Fastkill // Bestial Thrashing Bulldozer
Rating: 2.5/5.0 — How many albums like this do you really need?
Label: Pulverised Records
Websites: myspace.com  |  facebook.com
Release Dates:  EU: 2012.07.09 | US: 08.14.2012

Thrash metal is a genre that’s near and dear to my cold, blackened heart. I grew up listening to the Big Four (or six, whatever), and to this day, a good down-picked riff will put a mischievous grin on my face. When it comes to reviewing present-day thrash records, however, that grin disappears quickly. Just as some of my AMG colleagues have shit-listed black metal for becoming stale and redundant, I feel that thrash reached it’s logical conclusion about 20 years ago, and with a few notable exceptions (Vektor comes to mind, so does Revocation), most modern thrash is about as relevant as a Civil War re-enactment. So I was not particularly excited about Bestial Thrashing Bulldozer, the new album by Japan’s Fastkill.

These guys have been around since the late ’90s, and they are nothing if not competent. They know exactly what the boundaries of thrash metal are, and they don’t fuck with them. The drummer plays a standard one-two thrash beat. The guitarists kick out fast, Slayer-esque riffs. No wanky progressive parts, no eight-minute epics, and no goddamn ballads. Oh, and there’s a song called “In Thrash We Trust.” If you don’t already know exactly what this sounds like, you should leave the fucking hall [quoting Manowar in a retro thrash review? Well played sir!Steel Druhm]. That dedication to thrash’s established parameters is one of Fastkill’s strengths, but also their greatest weakness. This album is only 30 minutes long, made up mostly of songs that are under three minutes, yet it starts to feel same-y [That’s it! Never again! “Same-y”? You’re fired! — AMG] and dragging at about the halfway point. Part of the problem is that all of the tracks on Bestial are nearly identical in tempo and composition, and it starts to blur together after a while.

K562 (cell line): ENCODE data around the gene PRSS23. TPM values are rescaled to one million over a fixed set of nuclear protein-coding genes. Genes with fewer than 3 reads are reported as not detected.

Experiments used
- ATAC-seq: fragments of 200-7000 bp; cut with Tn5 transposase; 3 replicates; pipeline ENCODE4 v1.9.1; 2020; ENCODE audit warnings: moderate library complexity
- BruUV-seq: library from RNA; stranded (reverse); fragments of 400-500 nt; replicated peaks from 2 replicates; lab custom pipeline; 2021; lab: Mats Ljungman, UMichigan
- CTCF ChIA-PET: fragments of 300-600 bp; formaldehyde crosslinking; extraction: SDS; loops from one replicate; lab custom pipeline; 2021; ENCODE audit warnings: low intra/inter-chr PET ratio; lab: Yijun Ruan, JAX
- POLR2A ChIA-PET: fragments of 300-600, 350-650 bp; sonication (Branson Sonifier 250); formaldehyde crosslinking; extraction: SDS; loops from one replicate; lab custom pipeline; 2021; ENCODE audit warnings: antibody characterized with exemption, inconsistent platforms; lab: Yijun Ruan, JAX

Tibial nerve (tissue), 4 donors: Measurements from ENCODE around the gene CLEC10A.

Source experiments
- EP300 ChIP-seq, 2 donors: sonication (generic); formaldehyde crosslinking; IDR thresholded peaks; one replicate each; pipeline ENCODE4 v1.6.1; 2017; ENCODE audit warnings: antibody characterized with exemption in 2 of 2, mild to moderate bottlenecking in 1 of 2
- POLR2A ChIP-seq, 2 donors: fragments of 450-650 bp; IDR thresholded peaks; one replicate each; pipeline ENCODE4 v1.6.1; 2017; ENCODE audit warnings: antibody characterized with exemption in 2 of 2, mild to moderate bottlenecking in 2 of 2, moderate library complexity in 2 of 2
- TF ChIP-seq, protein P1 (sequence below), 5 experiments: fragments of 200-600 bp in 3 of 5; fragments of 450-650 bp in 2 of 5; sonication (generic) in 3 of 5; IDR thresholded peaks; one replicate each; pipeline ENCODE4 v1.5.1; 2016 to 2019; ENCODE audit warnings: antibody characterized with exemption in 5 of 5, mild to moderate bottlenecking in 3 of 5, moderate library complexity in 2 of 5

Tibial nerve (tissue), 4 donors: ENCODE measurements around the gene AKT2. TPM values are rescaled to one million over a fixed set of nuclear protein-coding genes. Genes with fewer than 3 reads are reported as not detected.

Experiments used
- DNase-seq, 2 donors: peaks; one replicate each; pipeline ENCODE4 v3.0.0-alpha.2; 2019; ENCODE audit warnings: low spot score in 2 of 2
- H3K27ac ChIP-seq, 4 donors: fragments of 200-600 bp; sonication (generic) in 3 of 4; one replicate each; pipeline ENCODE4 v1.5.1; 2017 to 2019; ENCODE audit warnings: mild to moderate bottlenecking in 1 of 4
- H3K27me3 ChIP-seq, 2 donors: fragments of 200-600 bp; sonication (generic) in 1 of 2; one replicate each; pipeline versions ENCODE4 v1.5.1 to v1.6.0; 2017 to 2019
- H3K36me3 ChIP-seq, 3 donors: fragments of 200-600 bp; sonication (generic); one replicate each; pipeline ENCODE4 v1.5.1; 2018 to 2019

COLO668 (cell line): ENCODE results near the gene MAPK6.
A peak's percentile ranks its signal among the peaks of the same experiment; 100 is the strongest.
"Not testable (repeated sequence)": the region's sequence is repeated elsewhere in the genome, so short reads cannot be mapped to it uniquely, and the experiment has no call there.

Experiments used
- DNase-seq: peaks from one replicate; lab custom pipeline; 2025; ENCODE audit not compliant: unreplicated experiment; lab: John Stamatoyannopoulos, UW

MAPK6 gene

It’s worth mentioning that vocalist Toshio Komori may be an acquired taste for some of you. His vocal approach could best be described as the unholy love child of Steve “Zetro” Souza (Exodus) and Mickey Mouse (Disney). Remember Annihilator’s “Alison Hell?” Now imagine just the “AAAAAAAHHHH” from the word “Alison,” except it goes for a half hour. That’s pretty much what you’re dealing with here.

The end result is a raw, workmanlike thrash album, somewhere between Reign In Blood and perhaps the more mosh-worthy parts of Fabulous Disaster. I give all the credit in the world to Fastkill for their devotion to thrash as an art form — they predate the ‘re-thrash’ movement by many years and their motivations are pure. But in this day and age, where everyone and their mom is in a retro thrash band (FYI my mom’s band is named You Never Call), does any of that matter?

If you’re anything like me, you may ask, “do we really need another fucking record like this in the world?” On the other hand, if you just want something to listen to on a Saturday night while you pound 26 shots of Jäger and smash furniture with your forehead, this album will certainly do the trick.

As a side note, there should be some kind of drinking game involving album covers that have some kind of skull guy driving a tank. Here’s one. Here’s another. And another. Oh, and obviously this. Maybe this drinking game will lead to the emergency room. Did we miss any? [yep, this one. You can tank me laterSteel Druhm]

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